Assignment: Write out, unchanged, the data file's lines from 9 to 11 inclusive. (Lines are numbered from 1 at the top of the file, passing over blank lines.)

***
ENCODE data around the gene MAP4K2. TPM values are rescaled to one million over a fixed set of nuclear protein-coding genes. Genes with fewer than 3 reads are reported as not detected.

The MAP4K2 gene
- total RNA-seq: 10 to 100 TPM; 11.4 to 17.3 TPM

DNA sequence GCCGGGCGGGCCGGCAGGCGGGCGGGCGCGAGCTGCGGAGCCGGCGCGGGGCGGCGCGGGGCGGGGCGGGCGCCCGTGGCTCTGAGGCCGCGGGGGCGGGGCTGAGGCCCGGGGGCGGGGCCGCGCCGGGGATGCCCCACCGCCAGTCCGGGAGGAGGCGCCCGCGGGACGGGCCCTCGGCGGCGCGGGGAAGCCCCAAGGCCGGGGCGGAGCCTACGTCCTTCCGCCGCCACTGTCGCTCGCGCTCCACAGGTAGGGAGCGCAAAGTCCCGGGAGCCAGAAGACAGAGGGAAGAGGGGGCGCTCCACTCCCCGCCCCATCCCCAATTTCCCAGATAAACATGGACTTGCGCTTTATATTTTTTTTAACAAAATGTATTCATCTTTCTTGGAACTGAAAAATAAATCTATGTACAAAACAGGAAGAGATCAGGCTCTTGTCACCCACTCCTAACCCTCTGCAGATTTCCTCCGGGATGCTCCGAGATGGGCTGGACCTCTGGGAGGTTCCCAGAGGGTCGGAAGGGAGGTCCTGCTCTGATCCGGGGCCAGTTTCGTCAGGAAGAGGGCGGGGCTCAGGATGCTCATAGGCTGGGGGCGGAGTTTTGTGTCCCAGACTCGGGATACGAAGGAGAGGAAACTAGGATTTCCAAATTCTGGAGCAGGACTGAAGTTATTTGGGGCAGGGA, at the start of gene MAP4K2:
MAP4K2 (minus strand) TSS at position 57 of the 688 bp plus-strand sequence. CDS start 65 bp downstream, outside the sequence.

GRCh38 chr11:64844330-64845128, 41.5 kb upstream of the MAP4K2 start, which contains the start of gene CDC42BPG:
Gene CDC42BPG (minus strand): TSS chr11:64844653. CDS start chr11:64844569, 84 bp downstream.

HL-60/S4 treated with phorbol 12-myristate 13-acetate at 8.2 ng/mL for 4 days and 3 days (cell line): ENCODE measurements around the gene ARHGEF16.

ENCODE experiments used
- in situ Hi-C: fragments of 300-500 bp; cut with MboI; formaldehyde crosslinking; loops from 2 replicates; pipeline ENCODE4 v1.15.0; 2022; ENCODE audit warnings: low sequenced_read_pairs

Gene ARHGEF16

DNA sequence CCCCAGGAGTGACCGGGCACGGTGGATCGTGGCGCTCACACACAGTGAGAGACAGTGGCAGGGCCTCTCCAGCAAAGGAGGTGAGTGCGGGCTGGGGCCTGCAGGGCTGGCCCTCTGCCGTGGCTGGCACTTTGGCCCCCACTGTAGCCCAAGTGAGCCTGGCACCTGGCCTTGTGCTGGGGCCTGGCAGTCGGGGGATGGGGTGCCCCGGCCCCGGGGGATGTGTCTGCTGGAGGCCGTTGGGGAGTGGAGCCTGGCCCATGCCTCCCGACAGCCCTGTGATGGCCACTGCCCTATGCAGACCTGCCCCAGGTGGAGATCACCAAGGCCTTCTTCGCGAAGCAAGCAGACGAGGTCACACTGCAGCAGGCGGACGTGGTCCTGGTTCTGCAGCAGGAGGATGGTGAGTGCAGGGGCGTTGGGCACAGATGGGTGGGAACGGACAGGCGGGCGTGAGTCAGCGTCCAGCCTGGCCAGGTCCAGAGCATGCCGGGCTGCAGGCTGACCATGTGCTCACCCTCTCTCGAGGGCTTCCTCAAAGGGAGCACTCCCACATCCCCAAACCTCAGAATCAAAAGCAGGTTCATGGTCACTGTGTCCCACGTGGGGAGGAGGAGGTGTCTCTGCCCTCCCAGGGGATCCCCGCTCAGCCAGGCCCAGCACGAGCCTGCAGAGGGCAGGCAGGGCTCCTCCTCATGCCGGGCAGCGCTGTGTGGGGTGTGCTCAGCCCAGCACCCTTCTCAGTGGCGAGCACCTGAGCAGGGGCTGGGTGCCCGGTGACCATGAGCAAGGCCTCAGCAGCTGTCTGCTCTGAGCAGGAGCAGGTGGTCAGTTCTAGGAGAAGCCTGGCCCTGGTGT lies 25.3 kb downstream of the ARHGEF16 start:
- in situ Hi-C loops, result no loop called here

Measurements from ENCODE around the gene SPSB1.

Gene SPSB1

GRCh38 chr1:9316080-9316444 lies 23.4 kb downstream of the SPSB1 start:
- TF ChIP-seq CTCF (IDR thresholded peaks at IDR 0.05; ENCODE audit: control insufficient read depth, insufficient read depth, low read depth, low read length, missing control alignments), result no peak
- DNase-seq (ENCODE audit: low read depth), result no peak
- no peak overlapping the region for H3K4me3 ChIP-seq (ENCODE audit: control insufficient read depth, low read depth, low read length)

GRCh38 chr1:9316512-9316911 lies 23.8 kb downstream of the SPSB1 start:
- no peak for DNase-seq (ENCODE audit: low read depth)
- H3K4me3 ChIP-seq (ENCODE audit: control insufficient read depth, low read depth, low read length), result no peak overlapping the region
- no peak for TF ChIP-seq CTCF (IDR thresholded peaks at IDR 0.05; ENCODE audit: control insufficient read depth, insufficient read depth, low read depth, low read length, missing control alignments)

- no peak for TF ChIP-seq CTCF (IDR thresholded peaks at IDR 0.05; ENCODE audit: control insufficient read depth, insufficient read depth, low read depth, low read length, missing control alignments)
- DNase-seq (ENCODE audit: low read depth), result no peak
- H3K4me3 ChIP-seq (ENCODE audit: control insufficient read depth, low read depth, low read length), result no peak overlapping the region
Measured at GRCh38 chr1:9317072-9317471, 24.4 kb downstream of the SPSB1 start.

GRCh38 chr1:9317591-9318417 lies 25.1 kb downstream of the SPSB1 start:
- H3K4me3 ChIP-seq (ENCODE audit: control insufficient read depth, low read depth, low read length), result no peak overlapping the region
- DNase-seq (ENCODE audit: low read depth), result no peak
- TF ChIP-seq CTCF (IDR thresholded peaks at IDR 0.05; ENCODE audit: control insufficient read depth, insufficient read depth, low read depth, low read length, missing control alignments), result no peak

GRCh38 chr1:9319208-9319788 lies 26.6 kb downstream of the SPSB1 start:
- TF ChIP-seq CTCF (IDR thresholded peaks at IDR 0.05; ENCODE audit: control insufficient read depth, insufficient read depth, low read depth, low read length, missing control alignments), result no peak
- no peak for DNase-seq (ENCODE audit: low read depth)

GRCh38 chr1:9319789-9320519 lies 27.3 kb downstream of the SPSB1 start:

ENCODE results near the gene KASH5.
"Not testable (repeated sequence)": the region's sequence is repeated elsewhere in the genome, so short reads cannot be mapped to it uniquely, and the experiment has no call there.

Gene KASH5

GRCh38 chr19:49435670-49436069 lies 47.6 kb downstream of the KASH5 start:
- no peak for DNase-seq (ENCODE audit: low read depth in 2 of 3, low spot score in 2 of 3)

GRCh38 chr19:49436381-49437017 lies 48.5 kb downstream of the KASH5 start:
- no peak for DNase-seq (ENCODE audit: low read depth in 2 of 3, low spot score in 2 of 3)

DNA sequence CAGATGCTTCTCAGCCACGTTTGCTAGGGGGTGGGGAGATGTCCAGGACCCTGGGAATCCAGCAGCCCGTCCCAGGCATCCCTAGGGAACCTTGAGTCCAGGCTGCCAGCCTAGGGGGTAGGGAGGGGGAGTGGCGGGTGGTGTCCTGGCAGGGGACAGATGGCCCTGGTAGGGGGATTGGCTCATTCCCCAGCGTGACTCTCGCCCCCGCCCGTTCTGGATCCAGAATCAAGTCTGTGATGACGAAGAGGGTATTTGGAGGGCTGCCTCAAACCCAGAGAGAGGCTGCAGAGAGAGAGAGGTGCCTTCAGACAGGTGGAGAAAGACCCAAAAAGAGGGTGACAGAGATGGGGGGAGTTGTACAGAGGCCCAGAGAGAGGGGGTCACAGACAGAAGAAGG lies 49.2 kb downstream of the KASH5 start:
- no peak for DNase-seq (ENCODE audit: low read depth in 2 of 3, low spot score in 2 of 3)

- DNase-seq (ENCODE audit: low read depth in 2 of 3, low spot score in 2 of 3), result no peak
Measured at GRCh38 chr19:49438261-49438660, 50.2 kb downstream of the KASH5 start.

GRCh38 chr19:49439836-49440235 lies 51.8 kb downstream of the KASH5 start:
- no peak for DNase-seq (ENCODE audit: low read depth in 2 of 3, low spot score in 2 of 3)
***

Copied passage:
ENCODE experiments used
- in situ Hi-C: fragments of 300-500 bp; cut with MboI; formaldehyde crosslinking; loops from 2 replicates; pipeline ENCODE4 v1.15.0; 2022; ENCODE audit warnings: low sequenced_read_pairs

Gene ARHGEF16